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FROM THE FIELD

“Looking at these young journalism students trained by JHR, I still have hope for Congolese media. You can see a small light shining, a light from which our country can flourish. I hope they keep as journalists the ethical foundation that JHR has shared with them.” – Professor Blaise On’Okunji, ISP-Gombe, Democratic Republic of the Congo


DEMOCRATIC REPUBLIC OF THE CONGO

DEMOCRATIC REPUBLIC OF THE CONGO 2015 trained

116

journalism students

REACHED

produced

120 stories

11,800,000 PEOPLE

JHR Annual Report 2015 | From the Field

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DEMOCRATIC REPUBLIC OF THE CONGO Shaping the future of Congolese journalism

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ean Shotsha is a student in his final year at the Institut Facultaire de Sciences de l’Information et de la Communication (IFASIC) in Kinshasa, the capital of the Democratic Republic of the Congo. He is one of two student members of JHR’s youth network who won the 2015 Student JHR Award. He won for a feature article showing how Congolese street children expelled from neighbouring Brazzaville are struggling for food in Kinshasa. Jean was noted for his determination and commitment to JHR’s core goal: helping journalists emphasize human rights issues in daily coverage. “JHR has allowed us to make

JHR Annual Report 2015 | From the Field

the media different by focusing on human rights issues that are rarely covered in the local media,” he said. With the JHR training he received, Jean managed to make a difference at Le Potentiel, a major newspaper published in Kinshasa that is noted for its editorial independence. JHR’s program assigned Jean to this newspaper for an internship in 2014. Jean immediately impressed his supervisors – and he credits JHR’s training for his success. “JHR helped me to produce the stories. Thanks to this experience, I can go and work from the field, contact people, and interview them in a professional manner,” he said.

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“JHR equipped us with the right tools to cover human rights issues. This is why I made an effort to show to the journalists, the senior editors and the owner of the paper that it is possible to cover these stories without fear of retaliation.” Jean’s strategy proved to be a winning bet. He pitched several stories, including a feature about homeless children in the capital. His story, “Supporting street kids in Kinshasa: action needed from City Hall,” was published in April 2015. It described the rising phenomenon of abandoned children in the DRC. After the story was published, Jean became the most productive and committed intern at the newsroom. “Several journalists and senior managers at Le Potentiel kept praising my stories and my work,” he said. Thanks to his performance during the internship, Jean was the only journalism student in the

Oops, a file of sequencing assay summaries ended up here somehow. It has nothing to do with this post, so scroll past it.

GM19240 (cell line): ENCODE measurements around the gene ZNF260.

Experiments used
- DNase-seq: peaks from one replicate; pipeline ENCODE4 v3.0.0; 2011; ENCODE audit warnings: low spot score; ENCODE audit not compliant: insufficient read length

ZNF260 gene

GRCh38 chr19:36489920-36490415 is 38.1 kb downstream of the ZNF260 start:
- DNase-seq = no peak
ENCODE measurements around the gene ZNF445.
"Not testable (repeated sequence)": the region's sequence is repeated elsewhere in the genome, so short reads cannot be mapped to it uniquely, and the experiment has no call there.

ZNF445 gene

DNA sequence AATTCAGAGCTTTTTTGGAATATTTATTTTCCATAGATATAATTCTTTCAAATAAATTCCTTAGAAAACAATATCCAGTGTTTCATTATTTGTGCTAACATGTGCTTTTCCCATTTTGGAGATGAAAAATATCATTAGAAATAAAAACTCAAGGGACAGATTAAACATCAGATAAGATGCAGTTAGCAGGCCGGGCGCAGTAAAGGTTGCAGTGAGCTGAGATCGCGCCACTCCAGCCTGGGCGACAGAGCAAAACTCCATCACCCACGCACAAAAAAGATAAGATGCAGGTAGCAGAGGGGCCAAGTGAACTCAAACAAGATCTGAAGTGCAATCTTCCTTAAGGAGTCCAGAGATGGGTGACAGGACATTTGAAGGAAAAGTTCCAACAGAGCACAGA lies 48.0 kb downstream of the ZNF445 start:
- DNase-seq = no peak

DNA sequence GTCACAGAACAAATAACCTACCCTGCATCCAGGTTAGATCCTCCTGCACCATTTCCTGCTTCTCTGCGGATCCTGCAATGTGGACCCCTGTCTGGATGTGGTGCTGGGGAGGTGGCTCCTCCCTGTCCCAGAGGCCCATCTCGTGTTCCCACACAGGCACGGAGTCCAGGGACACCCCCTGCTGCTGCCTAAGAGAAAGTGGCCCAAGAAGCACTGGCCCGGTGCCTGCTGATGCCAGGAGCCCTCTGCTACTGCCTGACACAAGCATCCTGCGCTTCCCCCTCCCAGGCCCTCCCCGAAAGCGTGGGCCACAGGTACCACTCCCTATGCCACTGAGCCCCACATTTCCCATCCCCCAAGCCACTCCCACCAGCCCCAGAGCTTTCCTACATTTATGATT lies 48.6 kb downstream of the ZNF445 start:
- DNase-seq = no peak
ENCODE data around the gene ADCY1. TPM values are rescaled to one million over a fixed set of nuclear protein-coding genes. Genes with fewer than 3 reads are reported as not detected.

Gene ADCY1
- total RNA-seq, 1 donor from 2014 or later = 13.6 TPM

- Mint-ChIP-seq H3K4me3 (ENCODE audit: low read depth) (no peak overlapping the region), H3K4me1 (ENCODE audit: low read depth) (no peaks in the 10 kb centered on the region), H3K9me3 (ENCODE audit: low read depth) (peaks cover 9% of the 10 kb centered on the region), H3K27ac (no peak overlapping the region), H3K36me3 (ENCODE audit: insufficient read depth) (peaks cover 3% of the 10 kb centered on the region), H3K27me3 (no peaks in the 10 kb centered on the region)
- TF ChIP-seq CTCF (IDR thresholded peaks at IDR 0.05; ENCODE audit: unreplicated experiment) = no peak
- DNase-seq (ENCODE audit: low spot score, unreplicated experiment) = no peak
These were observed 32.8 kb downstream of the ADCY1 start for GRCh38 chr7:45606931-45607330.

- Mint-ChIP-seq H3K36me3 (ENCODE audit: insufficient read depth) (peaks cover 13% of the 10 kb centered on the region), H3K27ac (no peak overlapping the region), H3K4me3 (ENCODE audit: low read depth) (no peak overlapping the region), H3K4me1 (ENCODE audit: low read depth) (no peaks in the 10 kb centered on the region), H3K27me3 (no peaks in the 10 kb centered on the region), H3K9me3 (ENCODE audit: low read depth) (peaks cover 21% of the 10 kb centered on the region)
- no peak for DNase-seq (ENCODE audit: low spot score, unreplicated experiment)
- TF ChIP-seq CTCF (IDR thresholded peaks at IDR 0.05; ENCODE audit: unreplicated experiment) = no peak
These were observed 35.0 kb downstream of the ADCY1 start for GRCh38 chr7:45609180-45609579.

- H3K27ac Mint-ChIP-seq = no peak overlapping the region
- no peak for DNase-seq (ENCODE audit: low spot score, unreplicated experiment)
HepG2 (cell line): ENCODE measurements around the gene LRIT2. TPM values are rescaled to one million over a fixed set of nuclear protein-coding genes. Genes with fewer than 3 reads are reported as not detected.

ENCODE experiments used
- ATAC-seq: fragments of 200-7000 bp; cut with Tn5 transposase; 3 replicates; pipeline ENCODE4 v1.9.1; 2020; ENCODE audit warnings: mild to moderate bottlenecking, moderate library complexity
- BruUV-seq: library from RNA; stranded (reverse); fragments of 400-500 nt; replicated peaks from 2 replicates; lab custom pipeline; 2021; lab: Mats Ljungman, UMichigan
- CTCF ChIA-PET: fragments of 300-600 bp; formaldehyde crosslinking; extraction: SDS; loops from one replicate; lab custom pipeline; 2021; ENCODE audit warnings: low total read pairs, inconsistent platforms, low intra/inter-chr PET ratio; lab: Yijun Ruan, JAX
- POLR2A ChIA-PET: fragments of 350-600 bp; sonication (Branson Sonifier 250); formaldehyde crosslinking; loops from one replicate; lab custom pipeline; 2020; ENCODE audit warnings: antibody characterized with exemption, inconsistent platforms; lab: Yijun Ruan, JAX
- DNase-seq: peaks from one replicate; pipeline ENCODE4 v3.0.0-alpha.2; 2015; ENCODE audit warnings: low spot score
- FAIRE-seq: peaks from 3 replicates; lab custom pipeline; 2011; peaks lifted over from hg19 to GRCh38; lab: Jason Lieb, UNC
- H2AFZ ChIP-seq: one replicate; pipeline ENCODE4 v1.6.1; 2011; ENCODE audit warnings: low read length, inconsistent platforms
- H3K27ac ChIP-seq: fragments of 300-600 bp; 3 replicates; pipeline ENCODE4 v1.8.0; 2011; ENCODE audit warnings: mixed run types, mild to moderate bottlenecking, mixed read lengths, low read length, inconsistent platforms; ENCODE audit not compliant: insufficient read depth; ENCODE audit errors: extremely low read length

GOAL:

country that got to interview the President of the Conseil Supérieur de l’Audio-Visuel et de la Communication, the Congolese media regulatory body, on World Press Freedom Day in 2015. He is also one of four student groups stemming from JHR Clubs who won the 2015 edition of JHR’s Student Scholarship. With this award, Jean and his colleagues produced a 26-minute documentary entitled “Congolese University and its branches of shame” – an extraordinary documentary that puts the spotlight on university students’ use of child slaves to care for their residence rooms. The documentary also covers the phenomenon of corruption at Congolese Universities by exchanging money or sex for grades. “JHR’s work is key to help promote a culture of professional reporting on human rights issues here in the DRC,” Jean explains. “I will do my best to help make that happen.”

To enable journalism students to foster dialogue around human rights, democracy and good governance on campuses, in their communities and in the media, while building practical skills for their future careers.

JHR Annual Report 2015 | From the Field

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JORDAN

JORDAN 2015 TRAINED

4,000,000 people reached

37

students/ 105 journalists/journalism civil society representatives

JHR Annual Report 2015 | From the Field